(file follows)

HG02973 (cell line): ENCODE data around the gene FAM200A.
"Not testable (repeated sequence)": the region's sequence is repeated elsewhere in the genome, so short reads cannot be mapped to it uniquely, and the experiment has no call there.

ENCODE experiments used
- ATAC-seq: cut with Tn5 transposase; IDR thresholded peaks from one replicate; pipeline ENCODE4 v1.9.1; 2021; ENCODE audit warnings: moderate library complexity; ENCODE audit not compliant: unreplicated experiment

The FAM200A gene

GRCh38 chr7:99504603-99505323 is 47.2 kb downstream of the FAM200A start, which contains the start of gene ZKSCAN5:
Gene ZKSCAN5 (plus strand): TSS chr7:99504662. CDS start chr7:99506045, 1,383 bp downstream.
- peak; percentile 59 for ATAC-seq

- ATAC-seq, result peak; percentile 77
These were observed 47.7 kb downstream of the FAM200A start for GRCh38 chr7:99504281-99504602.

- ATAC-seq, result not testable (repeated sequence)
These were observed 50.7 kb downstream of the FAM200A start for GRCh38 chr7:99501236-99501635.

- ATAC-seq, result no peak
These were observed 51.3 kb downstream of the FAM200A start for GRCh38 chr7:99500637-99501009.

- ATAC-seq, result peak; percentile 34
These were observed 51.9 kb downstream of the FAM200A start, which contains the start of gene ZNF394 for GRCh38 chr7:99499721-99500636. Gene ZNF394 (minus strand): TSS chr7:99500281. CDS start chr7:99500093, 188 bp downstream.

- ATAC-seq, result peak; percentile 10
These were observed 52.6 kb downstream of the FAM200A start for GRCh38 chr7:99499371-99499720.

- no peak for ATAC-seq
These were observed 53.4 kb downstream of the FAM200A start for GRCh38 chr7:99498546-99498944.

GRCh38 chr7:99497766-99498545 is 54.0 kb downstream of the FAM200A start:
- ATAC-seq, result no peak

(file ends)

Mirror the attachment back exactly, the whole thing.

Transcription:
HG02973 (cell line): ENCODE data around the gene FAM200A.
"Not testable (repeated sequence)": the region's sequence is repeated elsewhere in the genome, so short reads cannot be mapped to it uniquely, and the experiment has no call there.

ENCODE experiments used
- ATAC-seq: cut with Tn5 transposase; IDR thresholded peaks from one replicate; pipeline ENCODE4 v1.9.1; 2021; ENCODE audit warnings: moderate library complexity; ENCODE audit not compliant: unreplicated experiment

The FAM200A gene

GRCh38 chr7:99504603-99505323 is 47.2 kb downstream of the FAM200A start, which contains the start of gene ZKSCAN5:
Gene ZKSCAN5 (plus strand): TSS chr7:99504662. CDS start chr7:99506045, 1,383 bp downstream.
- peak; percentile 59 for ATAC-seq

- ATAC-seq, result peak; percentile 77
These were observed 47.7 kb downstream of the FAM200A start for GRCh38 chr7:99504281-99504602.

- ATAC-seq, result not testable (repeated sequence)
These were observed 50.7 kb downstream of the FAM200A start for GRCh38 chr7:99501236-99501635.

- ATAC-seq, result no peak
These were observed 51.3 kb downstream of the FAM200A start for GRCh38 chr7:99500637-99501009.

- ATAC-seq, result peak; percentile 34
These were observed 51.9 kb downstream of the FAM200A start, which contains the start of gene ZNF394 for GRCh38 chr7:99499721-99500636. Gene ZNF394 (minus strand): TSS chr7:99500281. CDS start chr7:99500093, 188 bp downstream.

- ATAC-seq, result peak; percentile 10
These were observed 52.6 kb downstream of the FAM200A start for GRCh38 chr7:99499371-99499720.

- no peak for ATAC-seq
These were observed 53.4 kb downstream of the FAM200A start for GRCh38 chr7:99498546-99498944.

GRCh38 chr7:99497766-99498545 is 54.0 kb downstream of the FAM200A start:
- ATAC-seq, result no peak